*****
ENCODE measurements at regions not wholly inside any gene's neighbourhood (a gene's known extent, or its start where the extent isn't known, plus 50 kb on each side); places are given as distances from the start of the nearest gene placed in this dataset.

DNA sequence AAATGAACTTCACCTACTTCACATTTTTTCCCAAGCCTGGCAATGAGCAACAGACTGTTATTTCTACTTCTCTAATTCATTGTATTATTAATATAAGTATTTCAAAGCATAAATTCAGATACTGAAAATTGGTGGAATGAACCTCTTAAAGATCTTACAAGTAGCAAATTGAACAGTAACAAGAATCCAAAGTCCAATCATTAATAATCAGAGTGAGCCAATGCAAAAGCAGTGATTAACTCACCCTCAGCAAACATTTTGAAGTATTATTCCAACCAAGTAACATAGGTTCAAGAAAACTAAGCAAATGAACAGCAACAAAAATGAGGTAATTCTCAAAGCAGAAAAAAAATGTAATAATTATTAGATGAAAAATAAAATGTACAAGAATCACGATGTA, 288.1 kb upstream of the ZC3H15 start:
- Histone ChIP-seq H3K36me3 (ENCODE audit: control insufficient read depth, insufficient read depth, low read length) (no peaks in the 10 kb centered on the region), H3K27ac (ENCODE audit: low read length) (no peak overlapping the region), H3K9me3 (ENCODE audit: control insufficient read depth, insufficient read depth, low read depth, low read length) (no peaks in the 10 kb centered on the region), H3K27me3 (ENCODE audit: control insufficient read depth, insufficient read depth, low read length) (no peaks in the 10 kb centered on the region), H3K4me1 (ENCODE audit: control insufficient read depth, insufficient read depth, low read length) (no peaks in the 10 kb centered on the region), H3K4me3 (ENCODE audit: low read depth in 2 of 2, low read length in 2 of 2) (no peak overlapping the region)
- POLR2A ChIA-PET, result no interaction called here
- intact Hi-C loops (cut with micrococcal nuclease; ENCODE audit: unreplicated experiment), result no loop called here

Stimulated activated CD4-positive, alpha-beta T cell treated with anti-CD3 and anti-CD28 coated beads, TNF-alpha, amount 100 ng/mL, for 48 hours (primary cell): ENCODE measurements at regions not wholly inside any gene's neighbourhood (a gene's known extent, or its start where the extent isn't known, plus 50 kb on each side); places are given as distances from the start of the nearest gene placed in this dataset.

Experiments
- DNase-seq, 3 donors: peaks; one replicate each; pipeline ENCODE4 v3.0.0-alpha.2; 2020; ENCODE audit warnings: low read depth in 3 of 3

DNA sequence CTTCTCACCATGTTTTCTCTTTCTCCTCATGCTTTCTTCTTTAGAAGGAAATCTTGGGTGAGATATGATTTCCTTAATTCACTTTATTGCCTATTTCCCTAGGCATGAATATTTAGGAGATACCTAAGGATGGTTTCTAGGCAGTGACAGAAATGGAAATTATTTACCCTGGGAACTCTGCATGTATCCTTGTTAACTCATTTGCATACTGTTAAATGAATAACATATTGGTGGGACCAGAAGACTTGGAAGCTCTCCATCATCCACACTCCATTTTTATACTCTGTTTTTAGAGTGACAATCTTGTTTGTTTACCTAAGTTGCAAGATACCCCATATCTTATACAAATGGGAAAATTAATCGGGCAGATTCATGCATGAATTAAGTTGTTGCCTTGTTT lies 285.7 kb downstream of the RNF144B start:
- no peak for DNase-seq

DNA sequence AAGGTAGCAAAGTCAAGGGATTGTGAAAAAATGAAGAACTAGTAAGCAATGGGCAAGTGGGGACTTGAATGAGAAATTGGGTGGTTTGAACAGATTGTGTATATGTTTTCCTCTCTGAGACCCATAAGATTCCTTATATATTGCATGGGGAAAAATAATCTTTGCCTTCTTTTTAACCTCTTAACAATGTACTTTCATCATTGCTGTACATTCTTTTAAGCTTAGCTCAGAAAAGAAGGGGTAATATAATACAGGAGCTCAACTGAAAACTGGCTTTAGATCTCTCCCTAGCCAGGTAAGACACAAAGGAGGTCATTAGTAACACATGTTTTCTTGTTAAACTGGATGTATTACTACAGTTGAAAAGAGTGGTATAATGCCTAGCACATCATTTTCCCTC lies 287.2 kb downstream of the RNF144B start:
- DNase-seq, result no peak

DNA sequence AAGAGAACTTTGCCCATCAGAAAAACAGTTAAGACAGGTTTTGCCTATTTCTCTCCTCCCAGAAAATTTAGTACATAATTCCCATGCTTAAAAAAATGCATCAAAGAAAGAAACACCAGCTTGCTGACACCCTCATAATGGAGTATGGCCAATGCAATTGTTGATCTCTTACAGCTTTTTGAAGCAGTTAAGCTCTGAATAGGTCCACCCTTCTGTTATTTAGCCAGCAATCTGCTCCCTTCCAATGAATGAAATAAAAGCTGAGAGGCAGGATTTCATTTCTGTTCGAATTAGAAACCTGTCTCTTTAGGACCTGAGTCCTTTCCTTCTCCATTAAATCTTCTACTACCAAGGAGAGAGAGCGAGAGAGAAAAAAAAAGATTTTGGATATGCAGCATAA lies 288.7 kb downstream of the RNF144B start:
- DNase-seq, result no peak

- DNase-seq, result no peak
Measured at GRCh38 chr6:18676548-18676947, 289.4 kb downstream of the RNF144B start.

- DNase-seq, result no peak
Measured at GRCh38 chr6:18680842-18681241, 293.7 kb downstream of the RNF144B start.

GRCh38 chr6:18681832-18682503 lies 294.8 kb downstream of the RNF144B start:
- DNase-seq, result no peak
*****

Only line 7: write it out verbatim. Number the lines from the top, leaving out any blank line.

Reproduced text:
Experiments